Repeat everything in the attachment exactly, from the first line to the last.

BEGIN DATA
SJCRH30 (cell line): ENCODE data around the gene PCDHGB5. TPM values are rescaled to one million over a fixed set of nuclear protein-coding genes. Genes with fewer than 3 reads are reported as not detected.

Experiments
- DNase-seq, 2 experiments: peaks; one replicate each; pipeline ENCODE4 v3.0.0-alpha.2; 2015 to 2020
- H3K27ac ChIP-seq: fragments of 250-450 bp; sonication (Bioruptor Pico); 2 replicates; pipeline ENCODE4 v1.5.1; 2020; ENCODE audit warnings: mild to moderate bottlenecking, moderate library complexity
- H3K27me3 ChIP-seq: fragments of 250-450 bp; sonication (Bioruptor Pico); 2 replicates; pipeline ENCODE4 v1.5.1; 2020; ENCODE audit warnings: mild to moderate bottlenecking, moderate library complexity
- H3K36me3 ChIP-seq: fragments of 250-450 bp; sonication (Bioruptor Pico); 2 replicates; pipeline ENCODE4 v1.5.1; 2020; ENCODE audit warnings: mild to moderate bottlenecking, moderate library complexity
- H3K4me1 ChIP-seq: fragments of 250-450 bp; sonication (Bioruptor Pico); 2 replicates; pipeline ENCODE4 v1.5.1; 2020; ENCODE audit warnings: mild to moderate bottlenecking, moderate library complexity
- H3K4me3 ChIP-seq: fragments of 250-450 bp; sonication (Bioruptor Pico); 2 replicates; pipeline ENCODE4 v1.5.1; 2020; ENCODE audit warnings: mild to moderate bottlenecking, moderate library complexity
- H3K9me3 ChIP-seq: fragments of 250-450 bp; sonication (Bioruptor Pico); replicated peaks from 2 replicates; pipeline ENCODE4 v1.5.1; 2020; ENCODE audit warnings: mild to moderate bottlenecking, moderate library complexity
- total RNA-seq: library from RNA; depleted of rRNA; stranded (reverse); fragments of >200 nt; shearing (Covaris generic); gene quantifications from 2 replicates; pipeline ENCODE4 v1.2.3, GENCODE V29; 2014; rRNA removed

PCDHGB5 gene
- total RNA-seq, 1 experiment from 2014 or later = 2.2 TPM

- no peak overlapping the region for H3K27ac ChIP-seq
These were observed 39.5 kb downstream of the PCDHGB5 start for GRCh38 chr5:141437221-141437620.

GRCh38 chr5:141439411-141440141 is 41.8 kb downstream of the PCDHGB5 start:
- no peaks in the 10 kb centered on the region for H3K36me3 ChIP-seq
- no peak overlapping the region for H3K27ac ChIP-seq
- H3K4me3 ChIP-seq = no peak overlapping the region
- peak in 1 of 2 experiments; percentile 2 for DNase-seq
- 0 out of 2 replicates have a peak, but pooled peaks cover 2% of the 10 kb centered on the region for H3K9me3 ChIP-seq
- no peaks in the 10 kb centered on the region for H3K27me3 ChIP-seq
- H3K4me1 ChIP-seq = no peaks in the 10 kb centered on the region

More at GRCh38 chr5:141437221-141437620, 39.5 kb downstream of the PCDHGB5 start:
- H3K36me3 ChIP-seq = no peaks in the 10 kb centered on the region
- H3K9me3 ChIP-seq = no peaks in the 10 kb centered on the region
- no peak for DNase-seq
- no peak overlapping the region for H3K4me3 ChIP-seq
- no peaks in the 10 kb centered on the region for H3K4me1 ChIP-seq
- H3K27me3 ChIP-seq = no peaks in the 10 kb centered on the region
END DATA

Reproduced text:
SJCRH30 (cell line): ENCODE data around the gene PCDHGB5. TPM values are rescaled to one million over a fixed set of nuclear protein-coding genes. Genes with fewer than 3 reads are reported as not detected.

Experiments
- DNase-seq, 2 experiments: peaks; one replicate each; pipeline ENCODE4 v3.0.0-alpha.2; 2015 to 2020
- H3K27ac ChIP-seq: fragments of 250-450 bp; sonication (Bioruptor Pico); 2 replicates; pipeline ENCODE4 v1.5.1; 2020; ENCODE audit warnings: mild to moderate bottlenecking, moderate library complexity
- H3K27me3 ChIP-seq: fragments of 250-450 bp; sonication (Bioruptor Pico); 2 replicates; pipeline ENCODE4 v1.5.1; 2020; ENCODE audit warnings: mild to moderate bottlenecking, moderate library complexity
- H3K36me3 ChIP-seq: fragments of 250-450 bp; sonication (Bioruptor Pico); 2 replicates; pipeline ENCODE4 v1.5.1; 2020; ENCODE audit warnings: mild to moderate bottlenecking, moderate library complexity
- H3K4me1 ChIP-seq: fragments of 250-450 bp; sonication (Bioruptor Pico); 2 replicates; pipeline ENCODE4 v1.5.1; 2020; ENCODE audit warnings: mild to moderate bottlenecking, moderate library complexity
- H3K4me3 ChIP-seq: fragments of 250-450 bp; sonication (Bioruptor Pico); 2 replicates; pipeline ENCODE4 v1.5.1; 2020; ENCODE audit warnings: mild to moderate bottlenecking, moderate library complexity
- H3K9me3 ChIP-seq: fragments of 250-450 bp; sonication (Bioruptor Pico); replicated peaks from 2 replicates; pipeline ENCODE4 v1.5.1; 2020; ENCODE audit warnings: mild to moderate bottlenecking, moderate library complexity
- total RNA-seq: library from RNA; depleted of rRNA; stranded (reverse); fragments of >200 nt; shearing (Covaris generic); gene quantifications from 2 replicates; pipeline ENCODE4 v1.2.3, GENCODE V29; 2014; rRNA removed

PCDHGB5 gene
- total RNA-seq, 1 experiment from 2014 or later = 2.2 TPM

- no peak overlapping the region for H3K27ac ChIP-seq
These were observed 39.5 kb downstream of the PCDHGB5 start for GRCh38 chr5:141437221-141437620.

GRCh38 chr5:141439411-141440141 is 41.8 kb downstream of the PCDHGB5 start:
- no peaks in the 10 kb centered on the region for H3K36me3 ChIP-seq
- no peak overlapping the region for H3K27ac ChIP-seq
- H3K4me3 ChIP-seq = no peak overlapping the region
- peak in 1 of 2 experiments; percentile 2 for DNase-seq
- 0 out of 2 replicates have a peak, but pooled peaks cover 2% of the 10 kb centered on the region for H3K9me3 ChIP-seq
- no peaks in the 10 kb centered on the region for H3K27me3 ChIP-seq
- H3K4me1 ChIP-seq = no peaks in the 10 kb centered on the region

More at GRCh38 chr5:141437221-141437620, 39.5 kb downstream of the PCDHGB5 start:
- H3K36me3 ChIP-seq = no peaks in the 10 kb centered on the region
- H3K9me3 ChIP-seq = no peaks in the 10 kb centered on the region
- no peak for DNase-seq
- no peak overlapping the region for H3K4me3 ChIP-seq
- no peaks in the 10 kb centered on the region for H3K4me1 ChIP-seq
- H3K27me3 ChIP-seq = no peaks in the 10 kb centered on the region